What makes you rejoice?
It’s a fair question on this, the third Sunday of Advent, the Sunday of Joy.
Rejoice always, says St. Paul in our second reading. What makes you rejoice – today of all days?
Many, maybe all of us, will rejoice once the COVID pandemic is controlled. Parents will rejoice when their children can go back to school. Restauranters, those that are left, will rejoice when they can fully reopen and welcome back their customers. People who work for airlines and hotels will rejoice when travel is safe again.
But I know that the most intense rejoicing, the type of rejoicing that brings tears, will be when grandparents and grandchildren can be united again with many hugs and kisses, and when families that have been separated can at last sit down to dinner at the same table again. On that day, love will be source of rejoicing. Rejoicing because someone you love and who loves you is present, embracing you as you embrace them.
But we are not there yet. And despite the good news about vaccines, it will be months or more before we can safely go outside of our COVID bubbles. Yet the apostle Paul tells us as he one told the church in Thessalonica, “Rejoice always. Pray without ceasing. In all circumstances give thanks”.
We might ask: “How can we rejoice when our life is hemmed in by financial uncertainty, sickness, family challenges, our own mortality, and the constant vigilance asked of us during this crisis? It may be helpful to remember that when St. Paul wrote these words when he had been in prison for two years, uncertain whether he would live or die. And yet still he writes “Rejoice always’.
I think Paul gives us part of the answer in the very next line. “Pray without ceasing”. Pray without ceasing, so life becomes a prayer. Pray for joy in your life, yes, but Paul is calling us to make prayer the joy of your life.
Joy is not accidental or fleeting. It is not just pleasure in a good meal or the delight in your team winning. It is not induced by drug or drink. Rejoicing is not a superficial happiness based on circumstances or on the absence of trials. Joy is being secure in God.
As with reunited families and grandchildren, love is the source of rejoicing. Love requires a relationship between the lover and the beloved. Prayer strengthens our love relationship with God, who is the source of love. Prayer is the gift of knowing God in our lives. It brings us to the realization that the God of love is close to us, closer than our own skin. We are given the gift of seeing our lives in the hand of God, of talking with God, and listening to God. We open ourselves to be shaped and renewed. God wants to be the ‘joy of our soul’, to ‘clothe us in salvation and wrap us with a cloak of justice.’ There can be nothing more powerful or joyful.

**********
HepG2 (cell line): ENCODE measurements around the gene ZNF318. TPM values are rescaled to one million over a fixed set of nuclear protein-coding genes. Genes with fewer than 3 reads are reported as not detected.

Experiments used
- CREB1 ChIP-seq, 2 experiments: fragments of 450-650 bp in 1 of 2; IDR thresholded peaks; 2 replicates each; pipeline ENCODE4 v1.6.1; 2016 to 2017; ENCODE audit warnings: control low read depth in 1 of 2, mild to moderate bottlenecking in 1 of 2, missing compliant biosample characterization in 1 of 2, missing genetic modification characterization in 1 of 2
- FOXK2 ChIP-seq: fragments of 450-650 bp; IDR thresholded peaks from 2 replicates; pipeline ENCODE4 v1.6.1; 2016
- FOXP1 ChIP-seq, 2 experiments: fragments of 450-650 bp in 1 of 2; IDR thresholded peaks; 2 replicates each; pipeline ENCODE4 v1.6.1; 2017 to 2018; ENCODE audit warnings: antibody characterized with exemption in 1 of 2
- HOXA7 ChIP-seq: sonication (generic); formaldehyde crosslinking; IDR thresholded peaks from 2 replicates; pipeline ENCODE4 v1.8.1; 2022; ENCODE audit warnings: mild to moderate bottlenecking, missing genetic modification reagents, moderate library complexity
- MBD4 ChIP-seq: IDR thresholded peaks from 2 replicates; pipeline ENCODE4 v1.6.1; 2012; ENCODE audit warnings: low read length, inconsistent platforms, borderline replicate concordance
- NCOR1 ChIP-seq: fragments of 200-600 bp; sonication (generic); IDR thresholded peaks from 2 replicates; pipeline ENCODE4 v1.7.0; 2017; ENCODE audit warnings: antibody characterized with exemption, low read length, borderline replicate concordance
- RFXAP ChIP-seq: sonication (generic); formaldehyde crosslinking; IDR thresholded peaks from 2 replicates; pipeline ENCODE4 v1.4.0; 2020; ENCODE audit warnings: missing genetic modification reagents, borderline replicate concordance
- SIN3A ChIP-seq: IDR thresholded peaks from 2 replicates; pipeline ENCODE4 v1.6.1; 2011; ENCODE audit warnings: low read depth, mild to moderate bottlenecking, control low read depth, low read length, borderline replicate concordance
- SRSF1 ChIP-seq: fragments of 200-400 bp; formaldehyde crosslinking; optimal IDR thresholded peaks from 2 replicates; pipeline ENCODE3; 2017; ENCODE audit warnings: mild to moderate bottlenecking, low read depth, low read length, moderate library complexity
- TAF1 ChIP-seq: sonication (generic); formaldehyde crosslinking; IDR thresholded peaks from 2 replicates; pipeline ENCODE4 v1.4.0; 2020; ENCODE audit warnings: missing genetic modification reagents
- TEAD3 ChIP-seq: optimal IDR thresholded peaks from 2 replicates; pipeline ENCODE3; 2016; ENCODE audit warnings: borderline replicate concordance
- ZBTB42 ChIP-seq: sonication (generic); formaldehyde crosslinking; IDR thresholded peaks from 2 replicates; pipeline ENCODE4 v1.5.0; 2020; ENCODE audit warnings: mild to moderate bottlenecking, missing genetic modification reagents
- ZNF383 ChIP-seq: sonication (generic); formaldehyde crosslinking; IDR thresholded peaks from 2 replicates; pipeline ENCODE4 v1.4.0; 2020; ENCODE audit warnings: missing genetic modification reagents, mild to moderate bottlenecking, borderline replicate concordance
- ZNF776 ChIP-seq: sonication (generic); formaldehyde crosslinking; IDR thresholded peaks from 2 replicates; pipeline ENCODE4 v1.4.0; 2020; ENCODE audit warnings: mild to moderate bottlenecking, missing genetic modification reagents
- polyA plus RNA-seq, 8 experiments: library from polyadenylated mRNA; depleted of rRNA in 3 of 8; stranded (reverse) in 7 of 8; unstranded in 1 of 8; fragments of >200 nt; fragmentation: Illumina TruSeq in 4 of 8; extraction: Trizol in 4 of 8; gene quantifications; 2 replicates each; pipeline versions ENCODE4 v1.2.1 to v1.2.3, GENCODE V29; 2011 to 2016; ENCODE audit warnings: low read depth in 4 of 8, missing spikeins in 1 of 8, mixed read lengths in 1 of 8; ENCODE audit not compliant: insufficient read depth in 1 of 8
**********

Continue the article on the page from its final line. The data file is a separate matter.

Even more, prayer is about God’s commitment to us. The Lord of heaven and earth, the Savior of all the world, yearns and thirsts to spent time with you! Can you imagine anything more joyful? God always calls us to pray and our human response is always faulty, feeble, uncertain. God still rejoices in your prayer as he celebrates all hearts that turn to him. You are invited by this same Lord into this same joy. That rejoicing is the promise of prayer.
Making prayer the joy of your life takes work and commitment, of course. But ultimately prayer is joy. Prayer is the gift of being in the presence of God, of sharing with God, and of being renewed by God. It is the joy of recognizing that our lives are held in the very hand and grace of our loving Lord.
Sometimes we struggle to pray as we ought. It’s not always easy; sometimes we won’t seem to be making any progress. But if we stick with it, we will grow, and yes, we will get better at it. God’s own Spirit will teach us and fill us and lead us into deeper prayer. As we commit ourselves to pray and we accept the invitation to be closer to God, we grow. And growth, Christian growth, is always a joyful event.
Commit yourself to prayer by making prayer a part of your every day. Commit to a set time, maybe first thing in the morning or at the end of your day- a few minutes at first- to reflect on God’s providence in your life. Read scripture and pray that God opens your heart to what the Holy Spirit shows you. Pray throughout the day- short prayers of thanks or prayers to ask for help. St. Theresa of Lisieux once wrote that “For me, prayer is a burst from my heart, it is a simple glance thrown toward Heaven, a cry of thanksgiving and love in times of trial as well as in times of joy.”
Mary, as always, gives us the model of prayer. In her Magnificat, which we read today as the responsorial psalm, she prays: “My soul rejoices in my God; my spirit rejoices in God my Savior.” With Mary, we rejoice because God, the source of all love and love itself, is here in person. As it was with Mary, accepting God’s invitation is both a joy and a struggle. Rejoicing does not mean that we will never grieve or be depressed. It means we rejoice because God gives our life meaning and purpose. It is being secure in our prayerful love relationship with God.
Rejoice always, in every circumstance give thanks. Do not let yourself be anesthetized by self-absorption and doubt. Rejoice because you are in the presence of the God of love who is embracing you as you embrace him.
Pray without ceasing. We must rejoice!